“So, really, there’s this tremendous impact of a relatively short bout of exercise,” Smith said.
A walk boosts your confidence, too.
Another benefit of walking, Shapiro said, is that “it could help people build confidence in [their] physical activity level.”
If you feel nervous about committing to a larger walking program, you can start with 10 minutes a few times a day to show yourself that you can handle it.
Witnessing the physical and mental health benefits of that 10-minute walk may help you feel empowered to fit a lengthier walk in your day, Shapiro added.
It builds your endurance.
If you stick to a consistent 10-minute regimen, you’ll find that you’re able to walk longer and longer without feeling fatigued, Smith said.
This can be helpful for lots of things — like being able to walk through cities you’re visiting or not feeling winded when quickly running an errand.
You’ll be able to concentrate better.
According to Shapiro, a walk can sharpen your concentration skills, too, and this may lead to “increased productivity, whether that’s at school or work or somewhere else.”
Since walking improves circulation, it also helps blood flow to the brain, according to Psychology Today, which notes that this is important for your thinking, attention, logic and more.
And you’ll notice a mood boost.
There’s a reason why people have the urge to take a walk during a heated argument or after a stressful meeting: Walks are mood-boosting, according to Marta Stojanovic, a postdoctoral research associate in the Psychological & Brain Sciences department at Washington University in St. Louis.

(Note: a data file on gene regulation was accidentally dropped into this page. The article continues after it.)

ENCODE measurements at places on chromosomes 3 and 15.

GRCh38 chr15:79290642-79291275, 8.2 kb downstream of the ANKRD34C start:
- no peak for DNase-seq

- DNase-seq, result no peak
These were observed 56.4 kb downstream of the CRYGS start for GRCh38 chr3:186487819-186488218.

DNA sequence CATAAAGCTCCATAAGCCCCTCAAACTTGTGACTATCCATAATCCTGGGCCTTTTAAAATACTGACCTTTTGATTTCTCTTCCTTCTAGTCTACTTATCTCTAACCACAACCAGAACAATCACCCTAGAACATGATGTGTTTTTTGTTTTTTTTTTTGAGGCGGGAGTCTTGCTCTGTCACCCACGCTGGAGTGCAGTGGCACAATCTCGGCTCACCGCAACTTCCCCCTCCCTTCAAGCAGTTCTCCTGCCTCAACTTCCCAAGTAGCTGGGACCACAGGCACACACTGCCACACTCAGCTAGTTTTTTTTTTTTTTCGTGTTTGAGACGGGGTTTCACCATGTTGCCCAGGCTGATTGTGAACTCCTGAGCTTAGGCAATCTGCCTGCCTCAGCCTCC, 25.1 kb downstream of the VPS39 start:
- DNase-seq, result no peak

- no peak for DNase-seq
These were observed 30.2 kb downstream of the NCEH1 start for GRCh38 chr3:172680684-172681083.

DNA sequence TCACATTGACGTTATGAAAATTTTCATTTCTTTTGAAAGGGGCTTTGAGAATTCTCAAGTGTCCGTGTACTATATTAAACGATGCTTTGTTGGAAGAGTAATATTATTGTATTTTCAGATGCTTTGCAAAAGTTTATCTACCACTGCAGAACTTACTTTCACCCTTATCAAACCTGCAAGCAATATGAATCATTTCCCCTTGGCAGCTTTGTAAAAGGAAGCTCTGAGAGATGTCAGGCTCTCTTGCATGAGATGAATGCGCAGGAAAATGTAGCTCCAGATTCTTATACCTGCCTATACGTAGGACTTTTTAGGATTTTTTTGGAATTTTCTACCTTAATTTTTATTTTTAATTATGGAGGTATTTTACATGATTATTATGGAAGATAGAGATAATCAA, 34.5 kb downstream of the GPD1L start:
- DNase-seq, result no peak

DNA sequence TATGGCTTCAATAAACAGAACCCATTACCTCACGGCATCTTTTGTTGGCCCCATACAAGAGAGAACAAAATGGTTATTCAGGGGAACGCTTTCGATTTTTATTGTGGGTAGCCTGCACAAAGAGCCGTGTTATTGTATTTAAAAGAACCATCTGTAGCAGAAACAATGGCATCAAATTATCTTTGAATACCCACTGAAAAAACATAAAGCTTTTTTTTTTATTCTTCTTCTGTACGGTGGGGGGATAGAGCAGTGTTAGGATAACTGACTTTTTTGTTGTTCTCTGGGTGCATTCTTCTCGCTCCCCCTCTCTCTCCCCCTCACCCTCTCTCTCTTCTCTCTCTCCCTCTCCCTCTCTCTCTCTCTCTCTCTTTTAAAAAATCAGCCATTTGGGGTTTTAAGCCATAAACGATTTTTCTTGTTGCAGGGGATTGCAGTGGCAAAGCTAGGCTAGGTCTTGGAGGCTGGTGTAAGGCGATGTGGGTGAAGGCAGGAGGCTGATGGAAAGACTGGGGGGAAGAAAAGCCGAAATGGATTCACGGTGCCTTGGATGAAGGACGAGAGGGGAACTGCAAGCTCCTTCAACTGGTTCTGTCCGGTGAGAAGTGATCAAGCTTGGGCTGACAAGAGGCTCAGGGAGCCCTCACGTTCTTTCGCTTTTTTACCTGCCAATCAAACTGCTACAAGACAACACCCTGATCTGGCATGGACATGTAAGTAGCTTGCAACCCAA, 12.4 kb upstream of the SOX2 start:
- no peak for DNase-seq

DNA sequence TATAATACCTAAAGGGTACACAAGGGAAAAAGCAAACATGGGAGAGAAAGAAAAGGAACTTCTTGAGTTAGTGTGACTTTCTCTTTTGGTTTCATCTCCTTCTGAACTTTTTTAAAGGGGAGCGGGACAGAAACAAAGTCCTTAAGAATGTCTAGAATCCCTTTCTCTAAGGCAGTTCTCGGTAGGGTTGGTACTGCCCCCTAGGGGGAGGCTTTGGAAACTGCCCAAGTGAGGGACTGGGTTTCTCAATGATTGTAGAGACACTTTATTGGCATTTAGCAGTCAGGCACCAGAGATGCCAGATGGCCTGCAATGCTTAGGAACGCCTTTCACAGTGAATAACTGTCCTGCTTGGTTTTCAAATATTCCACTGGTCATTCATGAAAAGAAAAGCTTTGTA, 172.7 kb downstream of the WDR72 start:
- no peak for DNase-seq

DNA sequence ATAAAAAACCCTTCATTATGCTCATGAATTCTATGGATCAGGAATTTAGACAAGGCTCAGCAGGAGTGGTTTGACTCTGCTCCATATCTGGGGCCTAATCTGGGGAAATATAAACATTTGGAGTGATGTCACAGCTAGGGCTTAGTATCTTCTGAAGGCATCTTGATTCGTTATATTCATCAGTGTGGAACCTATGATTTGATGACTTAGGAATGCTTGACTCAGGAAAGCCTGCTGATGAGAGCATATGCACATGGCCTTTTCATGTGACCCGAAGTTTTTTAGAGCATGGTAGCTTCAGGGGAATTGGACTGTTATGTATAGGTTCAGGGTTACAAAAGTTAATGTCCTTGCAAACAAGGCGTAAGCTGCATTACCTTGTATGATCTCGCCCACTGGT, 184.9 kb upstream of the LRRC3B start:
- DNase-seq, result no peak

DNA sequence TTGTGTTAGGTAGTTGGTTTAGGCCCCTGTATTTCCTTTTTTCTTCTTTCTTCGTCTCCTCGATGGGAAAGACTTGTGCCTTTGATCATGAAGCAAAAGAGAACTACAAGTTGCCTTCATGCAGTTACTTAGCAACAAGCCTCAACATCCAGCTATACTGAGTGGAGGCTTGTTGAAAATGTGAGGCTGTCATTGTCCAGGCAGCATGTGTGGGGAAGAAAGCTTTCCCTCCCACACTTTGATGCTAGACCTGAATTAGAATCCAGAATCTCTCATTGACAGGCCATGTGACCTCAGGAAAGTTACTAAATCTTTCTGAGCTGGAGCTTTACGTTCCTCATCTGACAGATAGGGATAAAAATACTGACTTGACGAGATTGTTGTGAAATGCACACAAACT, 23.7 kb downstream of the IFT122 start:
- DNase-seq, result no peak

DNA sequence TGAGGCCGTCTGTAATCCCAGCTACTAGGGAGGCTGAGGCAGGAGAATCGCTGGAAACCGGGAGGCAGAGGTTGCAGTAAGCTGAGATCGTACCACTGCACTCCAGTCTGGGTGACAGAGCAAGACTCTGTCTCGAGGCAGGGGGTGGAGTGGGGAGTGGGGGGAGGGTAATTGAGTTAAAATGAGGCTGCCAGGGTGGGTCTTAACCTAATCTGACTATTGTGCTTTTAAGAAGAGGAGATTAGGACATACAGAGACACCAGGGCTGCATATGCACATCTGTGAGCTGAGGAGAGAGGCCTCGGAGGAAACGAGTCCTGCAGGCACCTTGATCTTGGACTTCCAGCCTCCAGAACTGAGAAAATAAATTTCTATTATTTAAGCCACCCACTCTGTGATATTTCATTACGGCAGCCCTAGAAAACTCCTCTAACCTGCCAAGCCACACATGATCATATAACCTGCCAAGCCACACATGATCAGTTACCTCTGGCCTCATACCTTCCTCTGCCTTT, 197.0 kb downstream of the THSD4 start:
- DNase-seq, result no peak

While some benefits of walking only apply to prolonged exercise programs, she noted, one 10-minute walk is shown to have a positive effect on your mood immediately.
It’s important to find a walking regimen that works for you.
You don’t have to follow a set rule when doing your 10-minute walk. Instead, you can find what fits into your lifestyle, Shapiro said.
“If the gym’s not going to work for you, do you have a park nearby? Can you even just walk around your building?” she asked.
An activity like shopping at Costco or your local grocery store can count as a walk, added Shapiro. She suggested turning on your fitness tracker while walking around a shop to prove to yourself that you can walk for 10 (or more!) minutes.
Speak with your doctor if you have a chronic health condition.
“There are certain people who might have medical conditions where they should talk with their doctor before starting an exercise program,” Smith said. “So if you are someone who has a chronic medical condition that might affect your ability to exercise … check in with your doctor before starting something new.”
Additionally, Smith said if you feel like you’re injured from a workout, you should meet with a doctor to analyze what’s going on and to get “very personalized suggestions for how to meet your goals.”
“One of my mentors always used to point out [that] it’s never a good idea, in the long run, to control your symptoms solely by reducing your physical activity,” Smith said. “In the long term, that is not a winning strategy.”